Note: Utility companies usually trim trees that threaten power lines to protect their investment. If the trees that need trimming are near electrical lines, make your first call to your utility company. They’ll inspect the situation and might do the work at no cost to you.
Cost of Equipment & Supplies
Here are the cost ranges for occasional-use quality at the low end to professional-grade tools and equipment.
- $8-$50 | Hand saw or pruning shears
- $24-$325 | Pole saw (non-powered)
- $125-$385 | Pole saw (powered)
- $35-$125 | Electric chainsaw
- $175-$950 | Gas chainsaw
- $135-$385 | Fiberglass extension ladder (used because fiberglass doesn’t conduct electricity like aluminum)
- $175-$450 | Tree-climbing boots
- $50-$135 | Tree-climbing harnesses
Additional costs include eye protection (up to $70), protective gloves (up to $45), hard hats (up to $185), ear protection (up to $35) and wireless communication systems between those high in the tree and those on the ground directing their efforts (up to $400).
For every 6-10 hours in the field, a tree service crew spends an hour cleaning and maintaining its equipment.
For very tall trees that need branches or limbs removed high up, many companies use a cherry picker lift versus climbing the tree. While cost prohibitive to most DIY’ers, consider getting a tree service company if you have the need for very high trimming.
Permits, Inspection, and Related Costs
Many cities and counties require a permit to ensure safe, proper tree trimming and to contain the spread of Dutch elm disease, the Emerald ash borer and other tree-killing pests. Your local municipal office or website will have details about obtaining a permit and what it will cost.
Permits and Inspection Cost
- $35-$200 | Tree trimming permit, where required.
- $75-$150 | Property line survey – If there is a question about whose property a tree is on, paying for a line survey is a protection against cutting trees you don’t own.
Two cost-related notes: First, make sure that the tree trimming service you hire is licensed and insured for your protection against liability for injury, death or damage to property caused by the work. Secondly, if your property is part of a homeowners’ association (HOA), check the bylaws to make sure the tree trimming you plan to do complies, or risk being fined or sued over the work.
Estimated Labor Cost and Time
Experienced arborists and crews are paid well for their expertise, risk and overhead costs for equipment and liability insurance. We’ve organized the price by tree size, as most tree services do. Where your tree trimming cost will fall in the range depends on the other factors listed above such as number of trees and access to them.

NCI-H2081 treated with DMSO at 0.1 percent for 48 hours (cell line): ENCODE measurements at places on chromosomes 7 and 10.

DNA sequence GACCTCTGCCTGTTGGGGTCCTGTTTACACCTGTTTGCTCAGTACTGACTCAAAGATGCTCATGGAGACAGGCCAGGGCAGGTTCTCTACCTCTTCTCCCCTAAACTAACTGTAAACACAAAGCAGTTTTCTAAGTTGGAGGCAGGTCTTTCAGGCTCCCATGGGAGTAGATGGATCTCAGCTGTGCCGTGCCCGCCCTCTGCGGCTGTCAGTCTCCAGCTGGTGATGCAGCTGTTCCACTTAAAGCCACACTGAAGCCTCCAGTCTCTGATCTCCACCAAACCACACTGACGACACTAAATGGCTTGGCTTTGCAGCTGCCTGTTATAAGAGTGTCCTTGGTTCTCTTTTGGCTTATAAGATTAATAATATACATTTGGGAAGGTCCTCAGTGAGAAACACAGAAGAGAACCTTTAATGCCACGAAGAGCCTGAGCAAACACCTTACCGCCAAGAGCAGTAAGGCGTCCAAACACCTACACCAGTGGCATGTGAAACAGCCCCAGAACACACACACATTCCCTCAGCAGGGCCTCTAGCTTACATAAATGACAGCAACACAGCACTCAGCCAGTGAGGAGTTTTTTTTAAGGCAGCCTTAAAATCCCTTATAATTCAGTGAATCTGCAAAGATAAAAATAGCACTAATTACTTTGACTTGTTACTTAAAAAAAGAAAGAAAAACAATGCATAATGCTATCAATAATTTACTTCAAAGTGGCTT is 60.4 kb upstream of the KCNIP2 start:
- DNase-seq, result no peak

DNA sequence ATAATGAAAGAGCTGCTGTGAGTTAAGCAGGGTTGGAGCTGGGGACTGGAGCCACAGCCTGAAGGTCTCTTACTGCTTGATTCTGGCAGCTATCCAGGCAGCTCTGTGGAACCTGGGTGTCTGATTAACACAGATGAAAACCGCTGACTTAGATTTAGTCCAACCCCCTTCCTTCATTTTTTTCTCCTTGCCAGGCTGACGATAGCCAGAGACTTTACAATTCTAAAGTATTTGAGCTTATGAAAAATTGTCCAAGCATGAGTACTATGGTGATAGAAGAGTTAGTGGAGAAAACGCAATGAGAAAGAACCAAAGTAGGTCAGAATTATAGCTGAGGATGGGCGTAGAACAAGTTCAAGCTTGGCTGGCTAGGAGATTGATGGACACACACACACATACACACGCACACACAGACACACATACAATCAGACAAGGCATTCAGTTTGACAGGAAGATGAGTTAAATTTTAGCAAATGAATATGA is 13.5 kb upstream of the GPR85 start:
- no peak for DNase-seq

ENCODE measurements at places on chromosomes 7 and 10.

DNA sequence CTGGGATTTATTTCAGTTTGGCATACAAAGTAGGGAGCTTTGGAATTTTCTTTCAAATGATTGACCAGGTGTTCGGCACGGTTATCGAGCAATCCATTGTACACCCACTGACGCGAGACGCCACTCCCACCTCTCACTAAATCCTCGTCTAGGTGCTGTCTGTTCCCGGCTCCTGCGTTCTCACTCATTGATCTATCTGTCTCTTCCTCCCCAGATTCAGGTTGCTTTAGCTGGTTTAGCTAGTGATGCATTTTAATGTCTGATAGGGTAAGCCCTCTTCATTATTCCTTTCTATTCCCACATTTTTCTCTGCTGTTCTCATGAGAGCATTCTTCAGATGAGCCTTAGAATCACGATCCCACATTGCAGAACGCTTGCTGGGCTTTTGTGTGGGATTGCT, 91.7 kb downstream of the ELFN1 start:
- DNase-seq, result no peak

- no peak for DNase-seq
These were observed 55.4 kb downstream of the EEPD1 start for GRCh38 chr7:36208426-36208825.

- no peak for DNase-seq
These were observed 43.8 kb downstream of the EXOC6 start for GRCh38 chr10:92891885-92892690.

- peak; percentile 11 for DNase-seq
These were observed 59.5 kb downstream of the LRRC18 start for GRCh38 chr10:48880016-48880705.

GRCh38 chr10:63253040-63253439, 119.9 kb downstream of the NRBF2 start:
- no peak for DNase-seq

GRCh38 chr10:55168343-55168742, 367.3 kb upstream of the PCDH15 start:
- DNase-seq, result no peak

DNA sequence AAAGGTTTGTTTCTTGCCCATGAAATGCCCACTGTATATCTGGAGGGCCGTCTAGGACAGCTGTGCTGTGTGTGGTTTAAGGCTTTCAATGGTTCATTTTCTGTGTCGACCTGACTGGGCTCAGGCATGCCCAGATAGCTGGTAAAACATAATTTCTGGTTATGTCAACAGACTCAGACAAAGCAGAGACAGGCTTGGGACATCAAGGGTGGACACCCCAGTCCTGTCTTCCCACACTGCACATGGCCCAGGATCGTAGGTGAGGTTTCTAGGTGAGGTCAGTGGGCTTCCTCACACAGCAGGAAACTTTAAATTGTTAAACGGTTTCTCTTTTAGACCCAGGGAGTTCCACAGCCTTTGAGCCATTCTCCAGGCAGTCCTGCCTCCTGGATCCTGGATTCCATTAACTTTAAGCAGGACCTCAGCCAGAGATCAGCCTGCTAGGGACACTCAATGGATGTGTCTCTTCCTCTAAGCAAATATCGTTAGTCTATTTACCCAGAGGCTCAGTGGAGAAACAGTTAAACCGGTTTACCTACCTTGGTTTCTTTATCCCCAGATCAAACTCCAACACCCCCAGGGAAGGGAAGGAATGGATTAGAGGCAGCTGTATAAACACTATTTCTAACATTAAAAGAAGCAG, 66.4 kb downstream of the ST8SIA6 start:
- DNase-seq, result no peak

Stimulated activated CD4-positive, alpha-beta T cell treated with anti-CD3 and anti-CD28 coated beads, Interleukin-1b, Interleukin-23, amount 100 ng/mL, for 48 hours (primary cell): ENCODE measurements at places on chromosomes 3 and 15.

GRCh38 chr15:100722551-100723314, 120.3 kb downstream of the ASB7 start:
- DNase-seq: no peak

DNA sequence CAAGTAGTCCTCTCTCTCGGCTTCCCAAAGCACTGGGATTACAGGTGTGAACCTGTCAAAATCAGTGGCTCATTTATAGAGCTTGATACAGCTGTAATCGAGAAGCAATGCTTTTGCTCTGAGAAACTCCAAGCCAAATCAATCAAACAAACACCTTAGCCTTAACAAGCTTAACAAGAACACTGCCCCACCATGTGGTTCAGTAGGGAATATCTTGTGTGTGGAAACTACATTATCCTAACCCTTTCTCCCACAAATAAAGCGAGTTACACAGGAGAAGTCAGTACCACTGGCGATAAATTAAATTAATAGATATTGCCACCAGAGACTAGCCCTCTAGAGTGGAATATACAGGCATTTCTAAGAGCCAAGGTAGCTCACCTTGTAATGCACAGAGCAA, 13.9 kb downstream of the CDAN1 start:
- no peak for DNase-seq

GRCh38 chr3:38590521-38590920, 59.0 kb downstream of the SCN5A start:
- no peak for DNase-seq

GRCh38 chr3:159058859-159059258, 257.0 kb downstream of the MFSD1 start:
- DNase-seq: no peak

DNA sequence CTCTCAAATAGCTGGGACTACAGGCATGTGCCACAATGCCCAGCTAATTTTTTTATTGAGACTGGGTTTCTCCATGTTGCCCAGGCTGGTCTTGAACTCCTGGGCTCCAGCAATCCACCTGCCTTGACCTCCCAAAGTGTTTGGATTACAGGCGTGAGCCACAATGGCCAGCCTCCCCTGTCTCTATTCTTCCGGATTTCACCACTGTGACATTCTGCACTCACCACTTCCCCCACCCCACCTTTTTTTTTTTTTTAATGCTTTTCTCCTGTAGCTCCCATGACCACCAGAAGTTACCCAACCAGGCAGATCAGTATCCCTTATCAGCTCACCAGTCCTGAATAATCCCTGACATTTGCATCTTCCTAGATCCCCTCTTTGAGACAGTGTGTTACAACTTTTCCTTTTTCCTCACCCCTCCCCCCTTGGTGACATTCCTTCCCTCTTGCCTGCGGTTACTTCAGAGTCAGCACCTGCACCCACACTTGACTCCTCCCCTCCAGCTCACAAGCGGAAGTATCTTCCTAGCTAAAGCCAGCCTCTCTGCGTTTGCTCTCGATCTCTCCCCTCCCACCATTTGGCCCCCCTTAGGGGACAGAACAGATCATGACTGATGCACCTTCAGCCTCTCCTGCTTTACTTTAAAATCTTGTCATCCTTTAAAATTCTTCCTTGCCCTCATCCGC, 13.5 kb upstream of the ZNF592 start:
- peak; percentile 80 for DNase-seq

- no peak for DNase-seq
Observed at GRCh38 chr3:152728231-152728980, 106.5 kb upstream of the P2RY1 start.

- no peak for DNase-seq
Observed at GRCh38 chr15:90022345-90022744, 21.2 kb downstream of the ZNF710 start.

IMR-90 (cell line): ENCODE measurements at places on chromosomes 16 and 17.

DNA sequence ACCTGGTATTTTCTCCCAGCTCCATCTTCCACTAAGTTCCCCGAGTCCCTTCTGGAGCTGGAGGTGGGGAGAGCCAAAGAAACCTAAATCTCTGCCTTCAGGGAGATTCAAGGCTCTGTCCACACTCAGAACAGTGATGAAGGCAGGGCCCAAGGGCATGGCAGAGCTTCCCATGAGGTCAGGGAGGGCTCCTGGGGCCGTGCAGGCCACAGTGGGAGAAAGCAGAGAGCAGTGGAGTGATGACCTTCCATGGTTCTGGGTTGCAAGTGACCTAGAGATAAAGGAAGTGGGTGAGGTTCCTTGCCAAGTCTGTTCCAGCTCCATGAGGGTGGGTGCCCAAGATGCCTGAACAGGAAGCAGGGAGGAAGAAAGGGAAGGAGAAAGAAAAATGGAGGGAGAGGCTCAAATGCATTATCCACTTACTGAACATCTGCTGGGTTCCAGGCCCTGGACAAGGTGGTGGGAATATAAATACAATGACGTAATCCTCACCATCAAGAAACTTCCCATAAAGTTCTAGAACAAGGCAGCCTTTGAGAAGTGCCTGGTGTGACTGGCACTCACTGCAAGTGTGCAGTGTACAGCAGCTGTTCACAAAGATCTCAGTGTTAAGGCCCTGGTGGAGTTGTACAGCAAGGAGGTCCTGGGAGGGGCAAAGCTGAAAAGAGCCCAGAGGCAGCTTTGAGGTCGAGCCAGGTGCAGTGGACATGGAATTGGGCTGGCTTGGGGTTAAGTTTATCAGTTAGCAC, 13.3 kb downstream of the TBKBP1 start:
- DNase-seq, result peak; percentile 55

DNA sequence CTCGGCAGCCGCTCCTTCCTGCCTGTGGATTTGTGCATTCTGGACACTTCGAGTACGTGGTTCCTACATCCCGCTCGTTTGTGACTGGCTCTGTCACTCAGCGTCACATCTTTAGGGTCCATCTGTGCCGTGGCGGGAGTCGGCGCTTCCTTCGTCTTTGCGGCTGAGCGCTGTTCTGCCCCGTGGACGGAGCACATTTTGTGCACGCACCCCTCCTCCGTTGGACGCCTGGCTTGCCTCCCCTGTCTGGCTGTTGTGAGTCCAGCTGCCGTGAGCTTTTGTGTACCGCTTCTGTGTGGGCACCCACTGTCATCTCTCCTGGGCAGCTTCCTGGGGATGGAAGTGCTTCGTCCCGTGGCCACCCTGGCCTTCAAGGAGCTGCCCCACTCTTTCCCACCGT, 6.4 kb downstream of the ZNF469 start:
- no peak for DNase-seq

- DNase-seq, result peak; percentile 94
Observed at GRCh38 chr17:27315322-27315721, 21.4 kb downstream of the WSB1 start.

- $40-$425 per tree | Trees up to 30 feet tall
- $125-$850 per tree | Trees 31-60 feet tall
- $185-$1,100 per tree | Trees more than 60 feet tall
How long does it take a crew of 2-4 arborists to trim trees? Here are common time-frames, so you can estimate how long the noise and mess will persist. These estimates including cutting or chipping the downed branches and hauling them away, since that is standard procedure on most jobs.
- One day: One or two large trees, 5-8 medium trees or 10+ small trees
- Two days: 3-5 large trees, 8-15 medium trees or 20+ small trees
DIY or Hire a Pro to Trim Your Trees
While I am no tree expert, I have chainsaws, both powered and manual pole saws, and a hand saw that can cut through an 8″ thick branch or so if needed. I’ve done this type of trimming project myself, many times with the help of friends and family. If you’re a homeowner, you probably have to. I limit my own tree trimming activities based on the height of the tree and the fall zone for the branches. If the tree is taller than my house, I’m calling in a tree service every time.
- You need to be comfortable working from a ladder or climbing a tree.
- You need to have the right tools for the job, which includes a chainsaw for larger trim jobs, pole saw, hand saws and possibly a rope to lower the branch after its cut.
Note: In 2012, we had a large (+60 feet tall) oak tree in our backyard that hung over one corner of our home. One of the branches fell during a storm and ruined the rain gutter. When the insurance adjuster arrived, they agreed to remove the tree to prevent further damage to the roof. At the time, they paid $600 for the tree removal.